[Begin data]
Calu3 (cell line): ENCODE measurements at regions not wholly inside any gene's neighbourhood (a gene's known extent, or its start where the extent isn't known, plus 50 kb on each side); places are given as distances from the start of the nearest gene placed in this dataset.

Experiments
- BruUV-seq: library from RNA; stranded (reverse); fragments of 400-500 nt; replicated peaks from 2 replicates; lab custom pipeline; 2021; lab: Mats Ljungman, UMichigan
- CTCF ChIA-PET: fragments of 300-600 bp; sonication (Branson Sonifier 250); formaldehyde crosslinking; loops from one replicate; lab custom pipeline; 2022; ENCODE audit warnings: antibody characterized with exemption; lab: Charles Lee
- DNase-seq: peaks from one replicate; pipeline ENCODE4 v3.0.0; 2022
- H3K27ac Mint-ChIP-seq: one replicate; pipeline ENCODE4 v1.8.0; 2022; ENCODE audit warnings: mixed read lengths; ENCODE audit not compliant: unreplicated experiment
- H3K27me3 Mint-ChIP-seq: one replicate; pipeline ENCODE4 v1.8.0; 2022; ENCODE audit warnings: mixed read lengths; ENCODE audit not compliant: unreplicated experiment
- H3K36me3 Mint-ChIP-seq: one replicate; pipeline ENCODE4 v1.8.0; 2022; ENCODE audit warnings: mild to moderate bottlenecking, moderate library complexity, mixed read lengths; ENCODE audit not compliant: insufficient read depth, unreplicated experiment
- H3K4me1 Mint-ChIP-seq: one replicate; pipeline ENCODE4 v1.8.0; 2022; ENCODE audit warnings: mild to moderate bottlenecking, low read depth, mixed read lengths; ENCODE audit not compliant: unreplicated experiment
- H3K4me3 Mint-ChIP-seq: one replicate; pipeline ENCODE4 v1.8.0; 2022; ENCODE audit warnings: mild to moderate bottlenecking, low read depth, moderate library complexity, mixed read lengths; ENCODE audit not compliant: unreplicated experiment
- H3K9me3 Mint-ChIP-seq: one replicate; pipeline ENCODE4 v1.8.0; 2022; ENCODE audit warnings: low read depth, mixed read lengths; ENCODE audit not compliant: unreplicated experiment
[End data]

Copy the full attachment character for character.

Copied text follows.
Calu3 (cell line): ENCODE measurements at regions not wholly inside any gene's neighbourhood (a gene's known extent, or its start where the extent isn't known, plus 50 kb on each side); places are given as distances from the start of the nearest gene placed in this dataset.

Experiments
- BruUV-seq: library from RNA; stranded (reverse); fragments of 400-500 nt; replicated peaks from 2 replicates; lab custom pipeline; 2021; lab: Mats Ljungman, UMichigan
- CTCF ChIA-PET: fragments of 300-600 bp; sonication (Branson Sonifier 250); formaldehyde crosslinking; loops from one replicate; lab custom pipeline; 2022; ENCODE audit warnings: antibody characterized with exemption; lab: Charles Lee
- DNase-seq: peaks from one replicate; pipeline ENCODE4 v3.0.0; 2022
- H3K27ac Mint-ChIP-seq: one replicate; pipeline ENCODE4 v1.8.0; 2022; ENCODE audit warnings: mixed read lengths; ENCODE audit not compliant: unreplicated experiment
- H3K27me3 Mint-ChIP-seq: one replicate; pipeline ENCODE4 v1.8.0; 2022; ENCODE audit warnings: mixed read lengths; ENCODE audit not compliant: unreplicated experiment
- H3K36me3 Mint-ChIP-seq: one replicate; pipeline ENCODE4 v1.8.0; 2022; ENCODE audit warnings: mild to moderate bottlenecking, moderate library complexity, mixed read lengths; ENCODE audit not compliant: insufficient read depth, unreplicated experiment
- H3K4me1 Mint-ChIP-seq: one replicate; pipeline ENCODE4 v1.8.0; 2022; ENCODE audit warnings: mild to moderate bottlenecking, low read depth, mixed read lengths; ENCODE audit not compliant: unreplicated experiment
- H3K4me3 Mint-ChIP-seq: one replicate; pipeline ENCODE4 v1.8.0; 2022; ENCODE audit warnings: mild to moderate bottlenecking, low read depth, moderate library complexity, mixed read lengths; ENCODE audit not compliant: unreplicated experiment
- H3K9me3 Mint-ChIP-seq: one replicate; pipeline ENCODE4 v1.8.0; 2022; ENCODE audit warnings: low read depth, mixed read lengths; ENCODE audit not compliant: unreplicated experiment